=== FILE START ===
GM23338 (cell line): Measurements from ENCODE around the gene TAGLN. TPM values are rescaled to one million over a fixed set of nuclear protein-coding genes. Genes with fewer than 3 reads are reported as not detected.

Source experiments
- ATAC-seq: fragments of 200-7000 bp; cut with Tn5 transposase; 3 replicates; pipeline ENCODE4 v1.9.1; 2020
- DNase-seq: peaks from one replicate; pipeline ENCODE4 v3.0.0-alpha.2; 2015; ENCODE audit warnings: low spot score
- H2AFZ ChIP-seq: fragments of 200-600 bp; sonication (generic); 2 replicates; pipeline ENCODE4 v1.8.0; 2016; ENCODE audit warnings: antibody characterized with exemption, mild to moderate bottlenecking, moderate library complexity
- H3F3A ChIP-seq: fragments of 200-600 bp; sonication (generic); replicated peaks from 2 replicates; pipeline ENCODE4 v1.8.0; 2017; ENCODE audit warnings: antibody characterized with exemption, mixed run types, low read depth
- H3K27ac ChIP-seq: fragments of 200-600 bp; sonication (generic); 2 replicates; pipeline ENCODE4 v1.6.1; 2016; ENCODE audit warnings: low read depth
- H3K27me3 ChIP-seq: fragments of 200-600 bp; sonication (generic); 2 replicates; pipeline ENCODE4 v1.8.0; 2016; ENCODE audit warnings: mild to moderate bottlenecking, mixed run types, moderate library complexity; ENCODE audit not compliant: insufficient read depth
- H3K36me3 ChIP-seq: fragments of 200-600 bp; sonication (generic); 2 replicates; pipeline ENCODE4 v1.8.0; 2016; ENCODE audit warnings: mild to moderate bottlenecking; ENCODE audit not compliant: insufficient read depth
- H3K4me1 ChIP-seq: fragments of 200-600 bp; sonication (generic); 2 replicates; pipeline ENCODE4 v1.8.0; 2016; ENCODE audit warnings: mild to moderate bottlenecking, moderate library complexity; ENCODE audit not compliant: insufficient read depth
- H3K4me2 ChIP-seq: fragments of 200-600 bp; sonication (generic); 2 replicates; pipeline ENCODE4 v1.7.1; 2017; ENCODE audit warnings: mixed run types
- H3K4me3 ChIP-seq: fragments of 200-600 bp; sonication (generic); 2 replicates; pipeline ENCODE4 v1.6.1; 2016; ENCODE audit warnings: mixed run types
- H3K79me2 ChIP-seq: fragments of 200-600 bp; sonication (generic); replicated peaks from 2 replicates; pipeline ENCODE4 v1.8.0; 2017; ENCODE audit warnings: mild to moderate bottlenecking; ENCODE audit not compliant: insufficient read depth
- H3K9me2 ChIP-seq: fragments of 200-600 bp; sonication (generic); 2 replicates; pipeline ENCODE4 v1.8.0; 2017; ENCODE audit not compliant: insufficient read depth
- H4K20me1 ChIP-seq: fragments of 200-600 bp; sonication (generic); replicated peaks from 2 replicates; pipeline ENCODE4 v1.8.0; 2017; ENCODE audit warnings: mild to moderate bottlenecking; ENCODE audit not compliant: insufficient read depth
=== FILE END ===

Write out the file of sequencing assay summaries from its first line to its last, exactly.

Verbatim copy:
GM23338 (cell line): Measurements from ENCODE around the gene TAGLN. TPM values are rescaled to one million over a fixed set of nuclear protein-coding genes. Genes with fewer than 3 reads are reported as not detected.

Source experiments
- ATAC-seq: fragments of 200-7000 bp; cut with Tn5 transposase; 3 replicates; pipeline ENCODE4 v1.9.1; 2020
- DNase-seq: peaks from one replicate; pipeline ENCODE4 v3.0.0-alpha.2; 2015; ENCODE audit warnings: low spot score
- H2AFZ ChIP-seq: fragments of 200-600 bp; sonication (generic); 2 replicates; pipeline ENCODE4 v1.8.0; 2016; ENCODE audit warnings: antibody characterized with exemption, mild to moderate bottlenecking, moderate library complexity
- H3F3A ChIP-seq: fragments of 200-600 bp; sonication (generic); replicated peaks from 2 replicates; pipeline ENCODE4 v1.8.0; 2017; ENCODE audit warnings: antibody characterized with exemption, mixed run types, low read depth
- H3K27ac ChIP-seq: fragments of 200-600 bp; sonication (generic); 2 replicates; pipeline ENCODE4 v1.6.1; 2016; ENCODE audit warnings: low read depth
- H3K27me3 ChIP-seq: fragments of 200-600 bp; sonication (generic); 2 replicates; pipeline ENCODE4 v1.8.0; 2016; ENCODE audit warnings: mild to moderate bottlenecking, mixed run types, moderate library complexity; ENCODE audit not compliant: insufficient read depth
- H3K36me3 ChIP-seq: fragments of 200-600 bp; sonication (generic); 2 replicates; pipeline ENCODE4 v1.8.0; 2016; ENCODE audit warnings: mild to moderate bottlenecking; ENCODE audit not compliant: insufficient read depth
- H3K4me1 ChIP-seq: fragments of 200-600 bp; sonication (generic); 2 replicates; pipeline ENCODE4 v1.8.0; 2016; ENCODE audit warnings: mild to moderate bottlenecking, moderate library complexity; ENCODE audit not compliant: insufficient read depth
- H3K4me2 ChIP-seq: fragments of 200-600 bp; sonication (generic); 2 replicates; pipeline ENCODE4 v1.7.1; 2017; ENCODE audit warnings: mixed run types
- H3K4me3 ChIP-seq: fragments of 200-600 bp; sonication (generic); 2 replicates; pipeline ENCODE4 v1.6.1; 2016; ENCODE audit warnings: mixed run types
- H3K79me2 ChIP-seq: fragments of 200-600 bp; sonication (generic); replicated peaks from 2 replicates; pipeline ENCODE4 v1.8.0; 2017; ENCODE audit warnings: mild to moderate bottlenecking; ENCODE audit not compliant: insufficient read depth
- H3K9me2 ChIP-seq: fragments of 200-600 bp; sonication (generic); 2 replicates; pipeline ENCODE4 v1.8.0; 2017; ENCODE audit not compliant: insufficient read depth
- H4K20me1 ChIP-seq: fragments of 200-600 bp; sonication (generic); replicated peaks from 2 replicates; pipeline ENCODE4 v1.8.0; 2017; ENCODE audit warnings: mild to moderate bottlenecking; ENCODE audit not compliant: insufficient read depth